Today, Facebook is responding to criticism about its recent site redesign with some specific descriptions of tweaks intended to make its latest interface more usable. While the scale of dissatisfaction hasn’t been clear, more than 1 million of its 200 million or so users (including a vocal number of VentureBeat readers) have expressed their opposition.

The announcements today don’t indicate a full roll-back to the previous design — a move we didn’t seriously expect, anyway — but rather a number of iterations that should make some new features more accessible to most users.

Perhaps most importantly, Facebook is refining what information appears in a user’s “news feeds” homepage, or what it now calls the “stream.” These streams, which have so far emphasized status updates, will begin showing tagged photos — photos have so far seemed to appear in the “Highlights” section on the right-hand side. Users will also be able to more carefully control information that appears in feeds from users and from third-party applications, which is something we’ve been looking forward to (see Friendfeed for more). And to make the stream constantly interesting (one hopes), real-time updates are coming soon.

Other forthcoming changes include more highlights in the “Highlights” section, a relocation of friend requests and event invites to the top of the right-hand column, and easier ways to create a Friend list filter.

However, the company is sticking by its longtime bottom navigation bar, which has received new emphasis in the redesign and which at least two writers at VentureBeat don’t really like (see screenshot). According to the company blog post by Chris Cox, Facebook’s director of product:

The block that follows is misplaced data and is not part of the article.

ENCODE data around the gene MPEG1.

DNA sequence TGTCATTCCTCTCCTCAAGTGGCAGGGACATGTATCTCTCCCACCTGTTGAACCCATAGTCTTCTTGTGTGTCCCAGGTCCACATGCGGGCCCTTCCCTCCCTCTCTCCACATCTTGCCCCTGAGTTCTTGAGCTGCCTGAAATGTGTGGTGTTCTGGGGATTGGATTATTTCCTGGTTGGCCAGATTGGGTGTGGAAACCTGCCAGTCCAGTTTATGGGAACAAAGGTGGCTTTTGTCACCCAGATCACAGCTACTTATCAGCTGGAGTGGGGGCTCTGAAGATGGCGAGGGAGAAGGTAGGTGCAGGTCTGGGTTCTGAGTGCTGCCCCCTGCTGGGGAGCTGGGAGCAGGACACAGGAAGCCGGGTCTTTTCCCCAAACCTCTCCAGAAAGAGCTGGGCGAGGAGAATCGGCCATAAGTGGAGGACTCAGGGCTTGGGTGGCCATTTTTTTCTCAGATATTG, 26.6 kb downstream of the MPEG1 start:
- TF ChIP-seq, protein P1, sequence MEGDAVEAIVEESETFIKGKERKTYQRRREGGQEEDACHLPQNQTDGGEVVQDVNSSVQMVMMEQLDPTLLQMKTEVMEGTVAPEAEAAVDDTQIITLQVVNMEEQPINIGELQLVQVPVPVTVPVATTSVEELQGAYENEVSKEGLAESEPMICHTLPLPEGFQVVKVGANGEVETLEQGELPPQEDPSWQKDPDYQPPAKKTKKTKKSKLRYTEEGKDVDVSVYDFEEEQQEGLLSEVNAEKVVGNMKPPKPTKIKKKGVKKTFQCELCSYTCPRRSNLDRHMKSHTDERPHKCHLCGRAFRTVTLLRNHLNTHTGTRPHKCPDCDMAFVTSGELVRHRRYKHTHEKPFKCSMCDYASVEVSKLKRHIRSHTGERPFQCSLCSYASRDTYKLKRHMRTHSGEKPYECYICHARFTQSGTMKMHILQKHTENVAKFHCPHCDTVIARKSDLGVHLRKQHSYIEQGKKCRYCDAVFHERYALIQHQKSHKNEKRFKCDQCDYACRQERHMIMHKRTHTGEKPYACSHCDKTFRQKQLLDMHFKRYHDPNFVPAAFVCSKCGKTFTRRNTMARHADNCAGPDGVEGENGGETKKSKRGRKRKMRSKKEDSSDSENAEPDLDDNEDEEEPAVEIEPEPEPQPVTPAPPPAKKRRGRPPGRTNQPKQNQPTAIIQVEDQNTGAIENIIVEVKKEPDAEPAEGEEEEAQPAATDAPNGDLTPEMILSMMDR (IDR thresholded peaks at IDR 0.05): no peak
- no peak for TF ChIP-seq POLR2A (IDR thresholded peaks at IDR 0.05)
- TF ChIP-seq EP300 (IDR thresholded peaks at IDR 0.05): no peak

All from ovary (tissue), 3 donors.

Application bookmarks continue to live in the toolbar at the bottom left of the page. You can quickly access your groups, events and other favorite applications from the bottom bar on any page.

Guess we’ll get used to it. Generally, these problems address a significant portion of issues that many critics (including ourselves) have brought up. If users are to figure out crucial components of the new interface, like how to customize their own streams, limiting them to the information they care about, Facebook needs to make that process as easy as possible.

The company also says that it regularly tests out changes with limited groups — suggesting that the changes are having the intended effect of increasing communication between people, despite the complaints.

Before we launch any new product, it first must pass a process of design, development and testing with a more limited user audience. If those results are satisfactory, we then release it for all of you to use. We know that no amount of testing is as valuable as what you have to say.

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